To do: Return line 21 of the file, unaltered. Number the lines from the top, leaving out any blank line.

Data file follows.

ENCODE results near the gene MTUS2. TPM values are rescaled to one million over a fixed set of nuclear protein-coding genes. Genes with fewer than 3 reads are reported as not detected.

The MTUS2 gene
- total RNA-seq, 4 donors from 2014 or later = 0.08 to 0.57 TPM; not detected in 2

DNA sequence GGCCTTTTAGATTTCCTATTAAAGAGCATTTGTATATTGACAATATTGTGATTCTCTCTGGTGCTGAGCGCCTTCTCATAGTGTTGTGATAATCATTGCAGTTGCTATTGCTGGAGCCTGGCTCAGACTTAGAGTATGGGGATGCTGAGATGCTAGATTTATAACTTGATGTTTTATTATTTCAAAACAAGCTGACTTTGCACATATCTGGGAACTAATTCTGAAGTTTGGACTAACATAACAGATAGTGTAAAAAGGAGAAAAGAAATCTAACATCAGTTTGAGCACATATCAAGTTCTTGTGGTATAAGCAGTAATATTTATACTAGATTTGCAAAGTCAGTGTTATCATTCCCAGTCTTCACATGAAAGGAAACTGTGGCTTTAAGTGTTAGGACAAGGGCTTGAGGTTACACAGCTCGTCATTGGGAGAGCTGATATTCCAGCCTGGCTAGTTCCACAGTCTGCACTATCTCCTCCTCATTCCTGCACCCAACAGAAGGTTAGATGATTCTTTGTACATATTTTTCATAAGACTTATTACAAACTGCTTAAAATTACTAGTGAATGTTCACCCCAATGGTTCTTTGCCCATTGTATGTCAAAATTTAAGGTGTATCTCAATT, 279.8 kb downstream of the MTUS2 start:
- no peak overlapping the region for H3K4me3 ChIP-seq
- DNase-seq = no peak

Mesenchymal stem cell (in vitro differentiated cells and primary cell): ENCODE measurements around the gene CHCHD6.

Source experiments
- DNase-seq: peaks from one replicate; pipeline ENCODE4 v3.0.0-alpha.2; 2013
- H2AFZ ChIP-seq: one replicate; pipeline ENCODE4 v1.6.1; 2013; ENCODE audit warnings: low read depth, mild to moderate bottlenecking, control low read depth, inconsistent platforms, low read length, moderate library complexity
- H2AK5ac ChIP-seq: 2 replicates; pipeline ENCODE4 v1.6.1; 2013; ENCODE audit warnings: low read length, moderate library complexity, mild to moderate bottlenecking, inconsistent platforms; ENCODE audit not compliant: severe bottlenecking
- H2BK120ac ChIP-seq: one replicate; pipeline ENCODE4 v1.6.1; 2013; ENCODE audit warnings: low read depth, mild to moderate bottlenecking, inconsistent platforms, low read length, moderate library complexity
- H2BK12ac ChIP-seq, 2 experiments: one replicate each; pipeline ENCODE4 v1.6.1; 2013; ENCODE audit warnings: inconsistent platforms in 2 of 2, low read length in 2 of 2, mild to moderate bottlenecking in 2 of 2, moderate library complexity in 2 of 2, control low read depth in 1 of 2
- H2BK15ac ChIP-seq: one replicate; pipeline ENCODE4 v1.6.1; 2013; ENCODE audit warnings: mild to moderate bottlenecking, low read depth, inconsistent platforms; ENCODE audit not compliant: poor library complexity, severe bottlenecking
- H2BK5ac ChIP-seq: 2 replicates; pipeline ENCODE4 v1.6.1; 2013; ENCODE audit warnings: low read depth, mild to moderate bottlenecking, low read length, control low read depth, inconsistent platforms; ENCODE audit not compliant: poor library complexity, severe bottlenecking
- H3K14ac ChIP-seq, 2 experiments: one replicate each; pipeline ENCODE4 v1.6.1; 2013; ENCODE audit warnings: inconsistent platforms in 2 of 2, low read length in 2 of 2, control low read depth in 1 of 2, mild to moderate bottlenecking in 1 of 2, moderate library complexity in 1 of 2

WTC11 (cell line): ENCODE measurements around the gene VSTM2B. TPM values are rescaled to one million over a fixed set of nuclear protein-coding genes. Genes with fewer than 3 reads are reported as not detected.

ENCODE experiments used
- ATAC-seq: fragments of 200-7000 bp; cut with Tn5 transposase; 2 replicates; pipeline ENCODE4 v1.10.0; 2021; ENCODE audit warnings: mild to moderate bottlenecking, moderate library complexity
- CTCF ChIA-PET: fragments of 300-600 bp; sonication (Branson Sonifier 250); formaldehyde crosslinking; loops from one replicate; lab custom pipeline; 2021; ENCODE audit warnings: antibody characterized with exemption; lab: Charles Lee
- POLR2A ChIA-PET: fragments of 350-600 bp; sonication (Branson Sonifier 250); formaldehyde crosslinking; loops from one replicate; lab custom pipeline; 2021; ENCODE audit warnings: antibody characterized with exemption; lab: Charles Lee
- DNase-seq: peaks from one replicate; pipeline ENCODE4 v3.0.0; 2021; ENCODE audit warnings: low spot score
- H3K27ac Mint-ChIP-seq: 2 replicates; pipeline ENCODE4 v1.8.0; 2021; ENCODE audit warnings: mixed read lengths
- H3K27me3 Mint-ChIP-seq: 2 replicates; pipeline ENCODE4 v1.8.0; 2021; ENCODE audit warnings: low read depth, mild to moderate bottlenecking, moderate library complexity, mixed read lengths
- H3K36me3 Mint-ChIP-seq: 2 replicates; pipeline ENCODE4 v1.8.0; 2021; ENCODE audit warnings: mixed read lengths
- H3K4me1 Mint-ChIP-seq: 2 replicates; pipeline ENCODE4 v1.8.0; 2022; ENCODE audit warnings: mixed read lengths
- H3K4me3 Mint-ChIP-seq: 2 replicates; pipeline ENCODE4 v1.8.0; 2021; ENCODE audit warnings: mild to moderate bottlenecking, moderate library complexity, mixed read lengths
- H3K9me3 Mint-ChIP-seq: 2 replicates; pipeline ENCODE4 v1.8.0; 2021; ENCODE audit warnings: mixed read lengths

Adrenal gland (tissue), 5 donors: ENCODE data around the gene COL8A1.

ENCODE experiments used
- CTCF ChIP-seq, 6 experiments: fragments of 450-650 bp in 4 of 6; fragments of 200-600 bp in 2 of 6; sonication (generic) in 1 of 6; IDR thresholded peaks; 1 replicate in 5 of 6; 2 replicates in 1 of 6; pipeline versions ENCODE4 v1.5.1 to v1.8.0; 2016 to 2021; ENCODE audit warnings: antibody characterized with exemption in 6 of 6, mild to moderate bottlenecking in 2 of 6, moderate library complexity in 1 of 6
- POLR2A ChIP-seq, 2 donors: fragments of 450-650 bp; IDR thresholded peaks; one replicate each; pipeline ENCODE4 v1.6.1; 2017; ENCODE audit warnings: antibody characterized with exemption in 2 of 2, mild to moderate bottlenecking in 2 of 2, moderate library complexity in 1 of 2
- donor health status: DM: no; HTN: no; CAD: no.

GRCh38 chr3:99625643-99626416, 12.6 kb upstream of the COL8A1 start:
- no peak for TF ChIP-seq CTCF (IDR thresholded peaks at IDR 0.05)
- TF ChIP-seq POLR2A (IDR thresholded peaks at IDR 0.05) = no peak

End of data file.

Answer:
- POLR2A ChIA-PET: fragments of 350-600 bp; sonication (Branson Sonifier 250); formaldehyde crosslinking; loops from one replicate; lab custom pipeline; 2021; ENCODE audit warnings: antibody characterized with exemption; lab: Charles Lee